Coming off two tough losses to the University of Rhode Island and Holy Cross, the football team (2-2, 1-0 Ivy League) will look to rebound this Saturday, when it returns to conference play against Princeton (1-3, 0-1 Ivy). It will be the team's second game after losing starting quarterback Kyle Newhall-Caballero '11 for the season to a broken wrist.
"When you lose your All-Ivy quarterback and leader," said Head Coach Phil Estes, "we have to kind of revamp things a little bit."
Joe Springer '11 and Patrick Donnelly '13 have both seen playing time under center in relief of Newhall-Caballero. Springer has played in all four games this season, accumulating a stat line of 322 yards with one touchdown and four interceptions. In last week's loss to Holy Cross, Springer was the starter, but Donnelly spent the majority of the game taking snaps and "gave us a spark," according to Estes.
They're "two different types of quarterbacks," Estes said. "Joe is a traditional drop-back guy and Patrick is a guy that likes to be on the move and do some things with his feet. If one gets hot, we may stay with him, but it's still something in the making right now."
While the quarterback situation has been in flux, Alex Tounkara '11 has been rock solid for the Bears in 2010 in the wide receiver position. The senior has posted three 100-yard games and ranks in the top five in the Football Championship Subdivision for receptions (8.0 per game) and receiving yards (108.0 per game). Tounkara said that in football, it's always difficult for an offense to adjust to three different quarterbacks and that this is something the Bears are working to overcome.
"We've had a slight lack of chemistry, but that comes with time," Tounkara said. "Every day in practice it's getting better."
With Saturday's matchup, the Bears are entering the key stretch of the season—the remaining six games on the schedule are Ivy League contests.
"Every game is a championship game," Tounkara said. "Every game we lose could cost us a title. We have to focus and get back on track and remember what we came here to do."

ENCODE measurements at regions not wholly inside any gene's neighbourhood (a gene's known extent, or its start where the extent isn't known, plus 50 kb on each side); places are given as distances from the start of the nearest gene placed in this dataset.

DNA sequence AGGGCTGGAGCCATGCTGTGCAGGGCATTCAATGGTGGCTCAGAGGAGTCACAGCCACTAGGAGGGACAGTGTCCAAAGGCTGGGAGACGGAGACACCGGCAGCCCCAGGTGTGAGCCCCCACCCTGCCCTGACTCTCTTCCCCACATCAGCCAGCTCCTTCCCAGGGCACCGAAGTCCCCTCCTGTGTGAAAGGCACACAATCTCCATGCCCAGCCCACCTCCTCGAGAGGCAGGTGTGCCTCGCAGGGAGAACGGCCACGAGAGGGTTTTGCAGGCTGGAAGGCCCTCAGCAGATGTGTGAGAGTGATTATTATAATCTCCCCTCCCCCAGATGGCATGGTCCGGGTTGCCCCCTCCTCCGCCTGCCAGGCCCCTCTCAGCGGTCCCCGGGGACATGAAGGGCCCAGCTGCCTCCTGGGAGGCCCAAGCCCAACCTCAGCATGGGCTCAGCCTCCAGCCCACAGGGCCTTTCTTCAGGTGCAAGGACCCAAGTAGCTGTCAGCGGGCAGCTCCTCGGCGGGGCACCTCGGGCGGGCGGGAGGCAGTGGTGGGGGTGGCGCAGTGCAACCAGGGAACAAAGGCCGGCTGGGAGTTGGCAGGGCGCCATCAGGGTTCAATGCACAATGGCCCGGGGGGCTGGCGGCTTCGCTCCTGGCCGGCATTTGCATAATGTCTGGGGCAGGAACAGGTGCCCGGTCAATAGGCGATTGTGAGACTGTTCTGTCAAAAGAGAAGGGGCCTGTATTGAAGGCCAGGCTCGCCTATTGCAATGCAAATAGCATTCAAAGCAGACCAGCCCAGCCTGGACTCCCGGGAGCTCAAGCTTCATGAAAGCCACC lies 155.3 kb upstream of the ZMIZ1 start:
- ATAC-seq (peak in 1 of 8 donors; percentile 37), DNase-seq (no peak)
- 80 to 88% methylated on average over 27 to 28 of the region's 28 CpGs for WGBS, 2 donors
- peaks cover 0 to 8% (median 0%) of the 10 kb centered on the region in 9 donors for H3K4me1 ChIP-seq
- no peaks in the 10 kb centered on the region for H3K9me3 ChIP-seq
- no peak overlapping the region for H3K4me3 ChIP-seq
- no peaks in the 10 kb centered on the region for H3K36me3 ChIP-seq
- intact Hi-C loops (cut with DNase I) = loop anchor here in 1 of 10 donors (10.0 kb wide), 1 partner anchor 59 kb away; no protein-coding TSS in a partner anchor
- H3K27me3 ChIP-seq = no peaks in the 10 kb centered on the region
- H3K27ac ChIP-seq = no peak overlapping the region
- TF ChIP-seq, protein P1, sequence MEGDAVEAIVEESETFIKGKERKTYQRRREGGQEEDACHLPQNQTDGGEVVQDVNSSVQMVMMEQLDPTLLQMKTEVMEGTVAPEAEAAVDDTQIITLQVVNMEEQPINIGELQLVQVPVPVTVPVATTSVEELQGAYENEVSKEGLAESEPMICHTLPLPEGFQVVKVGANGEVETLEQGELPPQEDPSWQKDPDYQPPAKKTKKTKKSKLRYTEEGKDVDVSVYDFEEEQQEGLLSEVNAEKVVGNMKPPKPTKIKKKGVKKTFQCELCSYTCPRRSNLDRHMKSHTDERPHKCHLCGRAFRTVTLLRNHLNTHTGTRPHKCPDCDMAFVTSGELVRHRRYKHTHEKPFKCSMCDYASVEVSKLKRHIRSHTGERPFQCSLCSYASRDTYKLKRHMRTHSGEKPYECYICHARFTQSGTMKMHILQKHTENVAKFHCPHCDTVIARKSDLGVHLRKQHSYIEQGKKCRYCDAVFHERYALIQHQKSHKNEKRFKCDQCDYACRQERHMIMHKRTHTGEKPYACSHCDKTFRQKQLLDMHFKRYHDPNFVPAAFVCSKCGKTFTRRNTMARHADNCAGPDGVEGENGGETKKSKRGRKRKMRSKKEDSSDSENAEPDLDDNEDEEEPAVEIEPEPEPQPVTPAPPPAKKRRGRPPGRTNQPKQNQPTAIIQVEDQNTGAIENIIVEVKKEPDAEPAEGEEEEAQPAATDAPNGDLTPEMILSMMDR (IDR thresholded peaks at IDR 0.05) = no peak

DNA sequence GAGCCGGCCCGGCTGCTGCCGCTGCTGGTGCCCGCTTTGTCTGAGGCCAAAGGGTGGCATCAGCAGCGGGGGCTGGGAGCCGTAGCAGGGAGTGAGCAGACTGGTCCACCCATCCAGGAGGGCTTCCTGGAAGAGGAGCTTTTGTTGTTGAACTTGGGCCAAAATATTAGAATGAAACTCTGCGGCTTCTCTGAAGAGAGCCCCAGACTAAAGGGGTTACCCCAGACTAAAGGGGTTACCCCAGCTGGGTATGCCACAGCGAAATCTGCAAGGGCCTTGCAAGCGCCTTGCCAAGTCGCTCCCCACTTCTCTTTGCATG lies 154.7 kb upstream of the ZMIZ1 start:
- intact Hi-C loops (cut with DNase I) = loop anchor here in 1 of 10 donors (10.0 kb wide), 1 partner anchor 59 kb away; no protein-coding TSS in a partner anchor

Princeton has struggled this season, but Brown knows that they are still in line for a hard-fought conference game.
"Princeton is a very dangerous football team," Estes said. "They do a lot of different things, have a lot of formations, a lot of personnel groupings, and they give you a lot you have to prepare for. ... If they catch fire, they're going to do some damage."
The Tigers' pass-heavy offense features the Ivy League's leading receiver, Trey Peacock. Linebackers Jon Olofsson and Andrew Starks rank in the top five in the conference in tackles, but overall, Princeton has been porous on the defensive side of the ball, allowing over 30 points in each game this season.
An interesting subplot to the game is the presence of James Perry '00, Princeton's offensive coordinator. Perry was Brown's quarterbacks coach for the past three seasons before accepting the Princeton job this offseason. As a Brown player, Perry became the Ivy League's all-time passing leader and led the Bears to a league title in 1999.
Estes said he does not believe that Perry's experience with Brown's system will give Princeton an advantage.
"He's just as familiar with us as we are with him," Estes said. "I'm sure he's going to put some wrinkles in there to change that up, just as we'll do the same thing."
What is certain about Saturday's game is that it will have significant Ivy League implications for both teams. A win for Brown would keep them undefeated in the conference, while a win for Princeton would put them right back into the race. For both sides, the matchup is an essential must-win.
"We need to just focus on this week," Tounkara said. "Don't worry about the championship. Worry about the team we're facing this week."